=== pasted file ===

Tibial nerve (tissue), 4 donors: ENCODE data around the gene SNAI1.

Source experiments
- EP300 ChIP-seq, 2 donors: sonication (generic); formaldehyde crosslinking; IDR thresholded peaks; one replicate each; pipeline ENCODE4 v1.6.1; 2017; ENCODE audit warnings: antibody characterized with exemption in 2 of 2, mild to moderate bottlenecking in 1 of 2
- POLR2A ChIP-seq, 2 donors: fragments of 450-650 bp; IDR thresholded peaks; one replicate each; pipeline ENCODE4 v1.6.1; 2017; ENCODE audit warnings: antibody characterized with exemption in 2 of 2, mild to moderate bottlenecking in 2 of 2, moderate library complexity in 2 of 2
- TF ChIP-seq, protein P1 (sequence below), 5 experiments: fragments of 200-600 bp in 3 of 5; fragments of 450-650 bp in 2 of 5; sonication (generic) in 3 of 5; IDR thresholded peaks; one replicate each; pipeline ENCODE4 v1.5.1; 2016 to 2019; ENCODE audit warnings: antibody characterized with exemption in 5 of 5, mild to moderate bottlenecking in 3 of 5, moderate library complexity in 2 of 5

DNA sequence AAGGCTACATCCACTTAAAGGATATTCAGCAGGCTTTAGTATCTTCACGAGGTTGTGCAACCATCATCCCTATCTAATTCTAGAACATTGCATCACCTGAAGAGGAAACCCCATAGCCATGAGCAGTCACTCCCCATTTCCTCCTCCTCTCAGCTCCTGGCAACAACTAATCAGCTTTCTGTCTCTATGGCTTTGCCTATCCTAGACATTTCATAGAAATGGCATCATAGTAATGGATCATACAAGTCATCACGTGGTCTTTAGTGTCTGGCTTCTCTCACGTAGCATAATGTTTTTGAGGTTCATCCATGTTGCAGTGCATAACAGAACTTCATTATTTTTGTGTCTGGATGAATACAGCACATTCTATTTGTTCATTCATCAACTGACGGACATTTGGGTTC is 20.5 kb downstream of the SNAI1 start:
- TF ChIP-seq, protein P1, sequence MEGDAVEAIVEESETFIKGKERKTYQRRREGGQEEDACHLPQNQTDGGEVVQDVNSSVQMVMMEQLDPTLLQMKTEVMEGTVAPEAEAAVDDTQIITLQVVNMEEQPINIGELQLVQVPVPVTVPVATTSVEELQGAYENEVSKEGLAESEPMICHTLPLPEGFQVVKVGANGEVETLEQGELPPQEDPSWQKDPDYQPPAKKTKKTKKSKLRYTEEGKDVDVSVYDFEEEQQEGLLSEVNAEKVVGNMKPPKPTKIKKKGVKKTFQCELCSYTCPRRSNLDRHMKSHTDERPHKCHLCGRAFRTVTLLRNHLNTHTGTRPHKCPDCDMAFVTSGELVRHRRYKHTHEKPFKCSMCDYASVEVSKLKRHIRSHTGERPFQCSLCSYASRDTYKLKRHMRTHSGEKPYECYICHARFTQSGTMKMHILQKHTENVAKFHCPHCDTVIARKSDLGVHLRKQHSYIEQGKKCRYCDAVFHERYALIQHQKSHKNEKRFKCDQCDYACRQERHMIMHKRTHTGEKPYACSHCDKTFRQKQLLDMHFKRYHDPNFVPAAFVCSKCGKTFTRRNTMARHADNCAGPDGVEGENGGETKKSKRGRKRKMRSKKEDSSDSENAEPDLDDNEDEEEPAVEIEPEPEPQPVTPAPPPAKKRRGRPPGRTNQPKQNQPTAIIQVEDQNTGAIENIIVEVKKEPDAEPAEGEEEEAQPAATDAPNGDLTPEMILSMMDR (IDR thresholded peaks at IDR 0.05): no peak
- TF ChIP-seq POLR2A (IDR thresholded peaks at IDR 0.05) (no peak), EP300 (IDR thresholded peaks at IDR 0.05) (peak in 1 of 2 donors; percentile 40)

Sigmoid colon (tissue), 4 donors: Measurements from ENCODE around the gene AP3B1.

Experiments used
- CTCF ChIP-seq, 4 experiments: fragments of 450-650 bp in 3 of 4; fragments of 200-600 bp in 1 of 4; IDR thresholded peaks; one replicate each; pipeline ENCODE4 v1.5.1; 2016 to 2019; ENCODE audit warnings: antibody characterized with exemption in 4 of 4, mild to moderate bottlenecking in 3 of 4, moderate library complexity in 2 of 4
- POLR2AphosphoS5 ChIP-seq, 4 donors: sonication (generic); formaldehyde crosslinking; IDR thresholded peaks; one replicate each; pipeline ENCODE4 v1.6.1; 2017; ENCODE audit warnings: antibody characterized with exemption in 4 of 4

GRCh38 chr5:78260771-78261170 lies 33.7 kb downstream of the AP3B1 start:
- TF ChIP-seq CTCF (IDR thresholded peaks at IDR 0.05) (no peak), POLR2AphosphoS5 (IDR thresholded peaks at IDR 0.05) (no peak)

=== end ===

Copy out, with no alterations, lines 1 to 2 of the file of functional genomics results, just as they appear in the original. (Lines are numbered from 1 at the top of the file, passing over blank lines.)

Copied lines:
Tibial nerve (tissue), 4 donors: ENCODE data around the gene SNAI1.

Source experiments